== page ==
Northwest Business Magazine

Success Story: Meg’s Daily Grind


This popular coffeehouse is really a family-owned business. Learn how its founders got started 12 years ago, and how their customer-focused philosophy brings people back every day.

Jodi Erickson and daughters Leslie and Megan opened the first Meg’s Daily Grind 12 years ago. (Blake Nunes photo)

Wherever she goes around town, Megan Carlson never tires of the positive comments about her family-owned business, Meg’s Daily Grind.

“It’s always neat to hear someone say, ‘I love Meg’s,” she says. “Owning a business is a lot of hard work, but it’s fun, too. We’ve been very fortunate and lucky to have been in business for 12 years.”

Meg’s Daily Grind is owned by Rockford residents Jodi and Chris Erickson, and daughters Megan and Leslie Erickson. Sons Scott and Jeff, and Megan’s husband, Paul Carlson, also lend a hand from time to time.

“This is a great opportunity to work with my children,” Jodi says. “We’re Christians who run a coffee shop. Meg’s is a place with a warm atmosphere, where you can find friends. Getting to know our customers has been a real plus.”

There are four Meg’s locations. The first opened in 2001 on East Riverside Boulevard, and later moved four blocks away to its current location at 3885 N. Perryville Road, so that a drive-through could be added. In 2002, Meg’s was approached by Rock Valley College to open a kiosk in the college’s library. In 2006, Meg’s opened a café at 1141 N. Alpine Road, and later that year opened a fourth location at Heartland Church, 1280 S. Alpine Road. Two other locations – one in Roscoe and another at the east branch of the Rockford Public Library – have since opened and closed.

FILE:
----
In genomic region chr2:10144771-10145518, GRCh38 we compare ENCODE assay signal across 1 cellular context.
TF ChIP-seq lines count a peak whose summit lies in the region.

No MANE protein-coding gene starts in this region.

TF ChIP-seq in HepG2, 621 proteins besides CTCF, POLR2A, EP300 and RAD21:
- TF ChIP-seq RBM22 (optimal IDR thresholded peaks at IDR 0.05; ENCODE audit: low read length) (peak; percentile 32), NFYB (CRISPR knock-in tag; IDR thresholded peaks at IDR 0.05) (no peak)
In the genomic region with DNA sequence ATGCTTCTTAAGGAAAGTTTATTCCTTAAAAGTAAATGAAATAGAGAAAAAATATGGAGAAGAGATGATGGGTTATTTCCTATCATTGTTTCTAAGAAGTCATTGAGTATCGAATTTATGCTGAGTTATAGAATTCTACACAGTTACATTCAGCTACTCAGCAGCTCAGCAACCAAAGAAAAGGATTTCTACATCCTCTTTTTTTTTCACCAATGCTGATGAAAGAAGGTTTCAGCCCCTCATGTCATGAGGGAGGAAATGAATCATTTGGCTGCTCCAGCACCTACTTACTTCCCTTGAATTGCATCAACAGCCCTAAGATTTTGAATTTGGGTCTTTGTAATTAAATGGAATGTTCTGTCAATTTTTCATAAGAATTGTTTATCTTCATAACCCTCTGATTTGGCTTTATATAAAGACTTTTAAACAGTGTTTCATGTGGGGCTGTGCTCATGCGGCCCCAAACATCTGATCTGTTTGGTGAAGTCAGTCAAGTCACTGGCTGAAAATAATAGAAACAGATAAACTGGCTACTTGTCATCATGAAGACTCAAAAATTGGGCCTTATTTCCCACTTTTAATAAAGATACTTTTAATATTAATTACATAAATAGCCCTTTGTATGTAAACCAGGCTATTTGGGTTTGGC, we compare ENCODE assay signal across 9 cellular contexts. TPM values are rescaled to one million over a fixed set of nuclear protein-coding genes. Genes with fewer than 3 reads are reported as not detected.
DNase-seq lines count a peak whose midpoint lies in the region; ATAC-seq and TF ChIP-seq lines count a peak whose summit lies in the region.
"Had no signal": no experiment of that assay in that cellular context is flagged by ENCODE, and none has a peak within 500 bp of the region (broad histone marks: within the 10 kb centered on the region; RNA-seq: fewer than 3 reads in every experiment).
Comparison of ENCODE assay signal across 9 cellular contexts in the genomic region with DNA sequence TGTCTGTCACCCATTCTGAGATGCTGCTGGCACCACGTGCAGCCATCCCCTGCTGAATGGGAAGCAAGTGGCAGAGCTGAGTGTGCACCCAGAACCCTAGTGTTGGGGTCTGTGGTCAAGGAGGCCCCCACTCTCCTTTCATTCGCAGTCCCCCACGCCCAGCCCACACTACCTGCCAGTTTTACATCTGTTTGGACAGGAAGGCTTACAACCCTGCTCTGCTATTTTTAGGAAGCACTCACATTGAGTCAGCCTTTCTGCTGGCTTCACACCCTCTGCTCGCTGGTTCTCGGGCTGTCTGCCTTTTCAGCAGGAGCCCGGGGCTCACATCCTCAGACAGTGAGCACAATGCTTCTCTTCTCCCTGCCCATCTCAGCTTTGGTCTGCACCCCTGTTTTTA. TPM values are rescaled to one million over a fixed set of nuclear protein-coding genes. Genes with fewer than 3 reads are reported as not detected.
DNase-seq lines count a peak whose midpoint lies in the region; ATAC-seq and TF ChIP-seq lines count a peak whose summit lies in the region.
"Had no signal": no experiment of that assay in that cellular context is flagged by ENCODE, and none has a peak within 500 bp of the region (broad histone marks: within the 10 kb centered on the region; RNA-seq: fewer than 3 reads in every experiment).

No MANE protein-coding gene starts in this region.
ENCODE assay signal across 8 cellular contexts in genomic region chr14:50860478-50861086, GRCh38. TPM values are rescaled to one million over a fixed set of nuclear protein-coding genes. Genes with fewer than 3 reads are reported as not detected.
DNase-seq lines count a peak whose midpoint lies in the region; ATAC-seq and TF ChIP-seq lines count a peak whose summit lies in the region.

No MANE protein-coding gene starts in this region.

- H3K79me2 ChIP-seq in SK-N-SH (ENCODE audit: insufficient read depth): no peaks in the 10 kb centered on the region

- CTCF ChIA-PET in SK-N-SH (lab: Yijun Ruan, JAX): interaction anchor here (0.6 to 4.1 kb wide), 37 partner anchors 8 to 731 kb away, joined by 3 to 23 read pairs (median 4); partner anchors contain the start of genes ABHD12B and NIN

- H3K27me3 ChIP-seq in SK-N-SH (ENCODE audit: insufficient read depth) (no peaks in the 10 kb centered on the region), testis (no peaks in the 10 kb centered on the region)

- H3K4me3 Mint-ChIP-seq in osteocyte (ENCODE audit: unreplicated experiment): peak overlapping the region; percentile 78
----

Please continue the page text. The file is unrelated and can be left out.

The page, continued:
Customers include people of all ages, from college students to busy professionals, all in search of a good cup of coffee and a relaxing atmosphere. Meg’s Daily Grind also hosts a variety of events, including Bible studies, knitting groups and book clubs.

“We’re truly blessed,” says Leslie. “We’ve worked hard for this but we’ve had a lot of fun along the way. And we all get along.”

The impetus to start the family business came from the daughters, both of whom had previous experience working in coffee shops during high school. Leslie earned a business degree from Bethel University in St. Paul, Minn., before returning home. Megan, who started college but decided it wasn’t for her, was looking for a career opportunity. That’s when the family decided to pursue their own venture.

“We went back and forth deciding on whether to do this,” Jodi says. “What really helped was my husband, Chris, who owns a business and had enough faith in us to put up the money. It’s neat how everything fell into place.”

To better understand the business, the entire family traveled to Seattle to research a number of coffee shops. They sampled coffees and snapped photos of shops, evaluating what they liked about various locations. They even brought samples home to friends for additional feedback.

Despite a lack of experience, Jodi and her daughters rolled up their sleeves and learned everything they could about the coffee industry. “We read a lot of books and talked to a lot of people,” Jodi says. “People are wonderful and will give you advice. You can either take it or not.”

One suggestion they accepted was from another local business owner who encouraged them to incorporate a drive-through into the operation. Another was from Megan and Leslie’s grandmother, who suggested the name Meg’s Daily Grind, since Leslie didn’t join the business until a few years after it opened. “Megan is humbled by having her name on the business,” Jodi says.